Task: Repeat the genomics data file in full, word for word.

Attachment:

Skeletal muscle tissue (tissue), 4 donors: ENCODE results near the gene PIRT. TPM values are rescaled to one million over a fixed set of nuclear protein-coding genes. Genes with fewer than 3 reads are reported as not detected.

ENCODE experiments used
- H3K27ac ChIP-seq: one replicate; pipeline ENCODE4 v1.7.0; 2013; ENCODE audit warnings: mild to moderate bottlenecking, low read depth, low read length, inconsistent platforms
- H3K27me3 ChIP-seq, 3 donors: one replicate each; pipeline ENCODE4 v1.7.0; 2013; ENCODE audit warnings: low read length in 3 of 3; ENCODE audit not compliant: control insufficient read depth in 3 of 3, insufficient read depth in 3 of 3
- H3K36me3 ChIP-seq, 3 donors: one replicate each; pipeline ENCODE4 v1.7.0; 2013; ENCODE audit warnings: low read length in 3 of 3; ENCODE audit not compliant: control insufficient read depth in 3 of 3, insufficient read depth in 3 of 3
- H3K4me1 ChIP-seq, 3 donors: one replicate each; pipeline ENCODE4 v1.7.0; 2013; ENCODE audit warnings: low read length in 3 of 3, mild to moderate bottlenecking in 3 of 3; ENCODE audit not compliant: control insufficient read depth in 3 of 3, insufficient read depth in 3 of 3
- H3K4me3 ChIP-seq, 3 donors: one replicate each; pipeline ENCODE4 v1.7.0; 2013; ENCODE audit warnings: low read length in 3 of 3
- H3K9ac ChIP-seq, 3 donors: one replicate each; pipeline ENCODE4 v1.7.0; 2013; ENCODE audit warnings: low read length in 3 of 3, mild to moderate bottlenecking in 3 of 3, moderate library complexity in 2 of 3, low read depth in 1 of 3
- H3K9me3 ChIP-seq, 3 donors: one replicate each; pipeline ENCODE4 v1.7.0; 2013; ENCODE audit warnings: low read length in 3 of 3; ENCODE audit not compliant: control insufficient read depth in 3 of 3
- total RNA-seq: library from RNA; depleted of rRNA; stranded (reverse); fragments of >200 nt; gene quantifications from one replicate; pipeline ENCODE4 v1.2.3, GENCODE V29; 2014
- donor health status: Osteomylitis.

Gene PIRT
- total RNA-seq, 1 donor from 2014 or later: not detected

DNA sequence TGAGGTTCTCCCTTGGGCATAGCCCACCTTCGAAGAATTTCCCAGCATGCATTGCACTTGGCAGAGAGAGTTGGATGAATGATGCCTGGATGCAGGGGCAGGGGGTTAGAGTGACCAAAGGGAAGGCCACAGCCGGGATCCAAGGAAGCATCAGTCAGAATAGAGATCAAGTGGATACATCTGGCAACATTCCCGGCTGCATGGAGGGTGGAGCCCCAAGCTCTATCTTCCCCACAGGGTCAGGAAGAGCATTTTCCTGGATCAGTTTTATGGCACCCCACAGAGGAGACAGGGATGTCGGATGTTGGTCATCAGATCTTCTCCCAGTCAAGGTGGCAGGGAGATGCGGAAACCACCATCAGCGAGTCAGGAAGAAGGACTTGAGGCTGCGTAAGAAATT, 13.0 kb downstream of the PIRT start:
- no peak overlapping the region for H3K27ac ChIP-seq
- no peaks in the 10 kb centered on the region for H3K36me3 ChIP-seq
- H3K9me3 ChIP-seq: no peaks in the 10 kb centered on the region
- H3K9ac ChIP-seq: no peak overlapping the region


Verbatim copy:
Skeletal muscle tissue (tissue), 4 donors: ENCODE results near the gene PIRT. TPM values are rescaled to one million over a fixed set of nuclear protein-coding genes. Genes with fewer than 3 reads are reported as not detected.

ENCODE experiments used
- H3K27ac ChIP-seq: one replicate; pipeline ENCODE4 v1.7.0; 2013; ENCODE audit warnings: mild to moderate bottlenecking, low read depth, low read length, inconsistent platforms
- H3K27me3 ChIP-seq, 3 donors: one replicate each; pipeline ENCODE4 v1.7.0; 2013; ENCODE audit warnings: low read length in 3 of 3; ENCODE audit not compliant: control insufficient read depth in 3 of 3, insufficient read depth in 3 of 3
- H3K36me3 ChIP-seq, 3 donors: one replicate each; pipeline ENCODE4 v1.7.0; 2013; ENCODE audit warnings: low read length in 3 of 3; ENCODE audit not compliant: control insufficient read depth in 3 of 3, insufficient read depth in 3 of 3
- H3K4me1 ChIP-seq, 3 donors: one replicate each; pipeline ENCODE4 v1.7.0; 2013; ENCODE audit warnings: low read length in 3 of 3, mild to moderate bottlenecking in 3 of 3; ENCODE audit not compliant: control insufficient read depth in 3 of 3, insufficient read depth in 3 of 3
- H3K4me3 ChIP-seq, 3 donors: one replicate each; pipeline ENCODE4 v1.7.0; 2013; ENCODE audit warnings: low read length in 3 of 3
- H3K9ac ChIP-seq, 3 donors: one replicate each; pipeline ENCODE4 v1.7.0; 2013; ENCODE audit warnings: low read length in 3 of 3, mild to moderate bottlenecking in 3 of 3, moderate library complexity in 2 of 3, low read depth in 1 of 3
- H3K9me3 ChIP-seq, 3 donors: one replicate each; pipeline ENCODE4 v1.7.0; 2013; ENCODE audit warnings: low read length in 3 of 3; ENCODE audit not compliant: control insufficient read depth in 3 of 3
- total RNA-seq: library from RNA; depleted of rRNA; stranded (reverse); fragments of >200 nt; gene quantifications from one replicate; pipeline ENCODE4 v1.2.3, GENCODE V29; 2014
- donor health status: Osteomylitis.

Gene PIRT
- total RNA-seq, 1 donor from 2014 or later: not detected

DNA sequence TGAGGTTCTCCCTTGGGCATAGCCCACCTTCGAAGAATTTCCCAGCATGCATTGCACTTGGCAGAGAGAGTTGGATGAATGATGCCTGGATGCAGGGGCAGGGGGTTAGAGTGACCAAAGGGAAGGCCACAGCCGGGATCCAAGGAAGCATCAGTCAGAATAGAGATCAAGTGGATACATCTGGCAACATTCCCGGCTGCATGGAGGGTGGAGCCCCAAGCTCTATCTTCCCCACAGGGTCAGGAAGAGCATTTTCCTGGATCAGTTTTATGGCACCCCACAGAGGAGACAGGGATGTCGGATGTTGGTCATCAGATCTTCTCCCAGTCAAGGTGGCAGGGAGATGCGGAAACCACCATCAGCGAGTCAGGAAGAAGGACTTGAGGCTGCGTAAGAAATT, 13.0 kb downstream of the PIRT start:
- no peak overlapping the region for H3K27ac ChIP-seq
- no peaks in the 10 kb centered on the region for H3K36me3 ChIP-seq
- H3K9me3 ChIP-seq: no peaks in the 10 kb centered on the region
- H3K9ac ChIP-seq: no peak overlapping the region